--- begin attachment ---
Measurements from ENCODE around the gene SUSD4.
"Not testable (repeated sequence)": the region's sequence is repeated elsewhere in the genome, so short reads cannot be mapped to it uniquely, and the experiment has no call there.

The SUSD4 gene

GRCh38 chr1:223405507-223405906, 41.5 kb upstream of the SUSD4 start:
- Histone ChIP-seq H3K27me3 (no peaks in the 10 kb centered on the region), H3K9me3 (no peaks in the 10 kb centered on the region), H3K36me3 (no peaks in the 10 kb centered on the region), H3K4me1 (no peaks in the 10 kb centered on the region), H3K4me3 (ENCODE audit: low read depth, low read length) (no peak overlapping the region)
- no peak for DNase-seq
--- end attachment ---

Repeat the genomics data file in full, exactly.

Measurements from ENCODE around the gene SUSD4.
"Not testable (repeated sequence)": the region's sequence is repeated elsewhere in the genome, so short reads cannot be mapped to it uniquely, and the experiment has no call there.

The SUSD4 gene

GRCh38 chr1:223405507-223405906, 41.5 kb upstream of the SUSD4 start:
- Histone ChIP-seq H3K27me3 (no peaks in the 10 kb centered on the region), H3K9me3 (no peaks in the 10 kb centered on the region), H3K36me3 (no peaks in the 10 kb centered on the region), H3K4me1 (no peaks in the 10 kb centered on the region), H3K4me3 (ENCODE audit: low read depth, low read length) (no peak overlapping the region)
- no peak for DNase-seq